Almost everyone who pays attention to the world of politics is disappointed this week. We just had a wildly indecisive midterm election. Historically, the party out of power picks up on average 28 house seats and 4 senate seats giving them a public mandate to pursue their vision. At this point, it’s looking like the Republican Party might get half of that bump: just enough to barely retake the House, and the Senate’s fate won’t be decided until a December run off in Georgia. The Republicans gained a little, but not enough for a mandate. That’s very disappointing.  The Democrats outperformed all expectations, but not by enough to maintain control of the legislature. That’s very disappointing. To the rest of the country, it looks like the same old gridlocked power struggle we always have where nothing gets done but name calling and finger pointing. That’s very disappointing. If social change and social justice happened by voting, this would be a very disappointing world to live in, but we’re Methodists, we know better.  

Politics is more than “just politics.”

During “political season” people get amped up and tribal in a way that feels more like a college football rivalry than systemic opportunity that will affect hundreds of millions of people. There is a large amount of dehumanizing “trash talk,” demonization of the opposition, and delusional praise of your team. When the dust settles its very tempting to try and go back to normal, and paint anybody still worked up about the results as irrational or angry. It’s “just politics. Calm down.”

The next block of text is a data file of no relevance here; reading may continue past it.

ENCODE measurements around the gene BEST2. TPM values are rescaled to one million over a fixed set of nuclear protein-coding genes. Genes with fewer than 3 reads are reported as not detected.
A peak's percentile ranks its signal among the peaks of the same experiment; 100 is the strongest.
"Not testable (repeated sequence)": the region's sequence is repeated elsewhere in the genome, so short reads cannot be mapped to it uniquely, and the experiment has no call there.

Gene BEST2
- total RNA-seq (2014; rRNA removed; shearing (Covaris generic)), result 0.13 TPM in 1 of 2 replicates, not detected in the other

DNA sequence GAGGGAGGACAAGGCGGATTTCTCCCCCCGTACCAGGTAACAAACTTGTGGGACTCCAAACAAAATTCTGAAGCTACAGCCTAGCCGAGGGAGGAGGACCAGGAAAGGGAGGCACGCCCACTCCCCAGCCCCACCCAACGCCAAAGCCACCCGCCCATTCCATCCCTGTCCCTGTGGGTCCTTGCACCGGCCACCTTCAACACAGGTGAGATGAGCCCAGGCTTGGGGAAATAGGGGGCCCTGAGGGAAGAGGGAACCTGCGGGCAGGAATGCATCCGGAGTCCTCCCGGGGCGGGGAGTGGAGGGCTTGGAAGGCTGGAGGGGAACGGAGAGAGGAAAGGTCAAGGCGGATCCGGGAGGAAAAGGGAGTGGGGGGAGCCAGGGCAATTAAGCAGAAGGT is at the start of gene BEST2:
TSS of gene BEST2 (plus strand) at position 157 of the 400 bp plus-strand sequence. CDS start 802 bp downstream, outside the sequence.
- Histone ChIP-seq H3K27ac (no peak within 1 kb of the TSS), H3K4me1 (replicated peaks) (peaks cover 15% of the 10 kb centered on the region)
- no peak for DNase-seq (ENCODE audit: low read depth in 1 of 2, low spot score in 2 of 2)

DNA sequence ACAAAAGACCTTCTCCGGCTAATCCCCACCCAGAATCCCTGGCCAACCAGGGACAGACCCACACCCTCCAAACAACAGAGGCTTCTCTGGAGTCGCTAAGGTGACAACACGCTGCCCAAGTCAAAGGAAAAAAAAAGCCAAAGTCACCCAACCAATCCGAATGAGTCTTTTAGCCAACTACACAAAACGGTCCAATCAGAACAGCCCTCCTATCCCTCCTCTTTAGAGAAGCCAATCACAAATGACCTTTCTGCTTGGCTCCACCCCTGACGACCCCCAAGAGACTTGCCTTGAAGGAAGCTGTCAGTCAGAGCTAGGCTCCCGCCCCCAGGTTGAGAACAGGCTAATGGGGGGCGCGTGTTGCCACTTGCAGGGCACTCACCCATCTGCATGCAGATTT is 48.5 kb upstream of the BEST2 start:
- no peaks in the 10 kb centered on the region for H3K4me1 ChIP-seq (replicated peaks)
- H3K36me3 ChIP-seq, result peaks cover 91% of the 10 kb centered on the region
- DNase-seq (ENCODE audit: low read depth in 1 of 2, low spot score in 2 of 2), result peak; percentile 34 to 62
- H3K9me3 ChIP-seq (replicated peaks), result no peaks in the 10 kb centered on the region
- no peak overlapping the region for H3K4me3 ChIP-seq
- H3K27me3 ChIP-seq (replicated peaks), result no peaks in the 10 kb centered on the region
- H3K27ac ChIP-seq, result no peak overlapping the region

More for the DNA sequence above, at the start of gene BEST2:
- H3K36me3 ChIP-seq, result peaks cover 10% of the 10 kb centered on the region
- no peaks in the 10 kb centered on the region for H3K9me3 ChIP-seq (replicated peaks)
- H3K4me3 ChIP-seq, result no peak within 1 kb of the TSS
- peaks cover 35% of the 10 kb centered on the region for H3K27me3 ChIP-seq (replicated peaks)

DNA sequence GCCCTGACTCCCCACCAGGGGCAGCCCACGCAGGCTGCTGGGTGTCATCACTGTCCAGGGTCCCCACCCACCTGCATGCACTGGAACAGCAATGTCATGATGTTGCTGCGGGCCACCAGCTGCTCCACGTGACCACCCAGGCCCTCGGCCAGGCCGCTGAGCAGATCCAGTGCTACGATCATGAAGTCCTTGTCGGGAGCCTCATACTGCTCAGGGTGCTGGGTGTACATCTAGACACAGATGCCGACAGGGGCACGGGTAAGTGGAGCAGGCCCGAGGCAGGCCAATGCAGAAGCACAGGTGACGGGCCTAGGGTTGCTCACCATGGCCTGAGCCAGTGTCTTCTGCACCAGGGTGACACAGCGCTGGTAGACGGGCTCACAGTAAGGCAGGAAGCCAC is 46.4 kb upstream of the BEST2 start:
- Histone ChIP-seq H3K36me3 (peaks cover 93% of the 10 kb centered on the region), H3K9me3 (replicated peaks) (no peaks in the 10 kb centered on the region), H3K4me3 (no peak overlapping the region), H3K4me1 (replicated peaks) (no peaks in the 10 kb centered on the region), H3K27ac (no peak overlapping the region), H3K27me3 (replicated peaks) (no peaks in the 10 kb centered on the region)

We have to realize that the vast majority of people reading this will not be significantly affected by an election. My life will only get 10% better or 10% worse depending on who’s in office. That’s worth griping about, but not worth obsessing over. The fact that I will be pretty much the same no matter what means I’m privileged. That doesn’t mean I have it easy!  We have 2.5 kids[iii], with daycare costs that almost exactly match my salary as a half time LLP, no family in the state to help with childcare, and so much student debt that I might have to fudge my answers if I ever seek to be fully ordained! Life is good, but life is hard. We have to realize that 1. Not everybody is in this position and 2. Everybody SHOULD be in this position!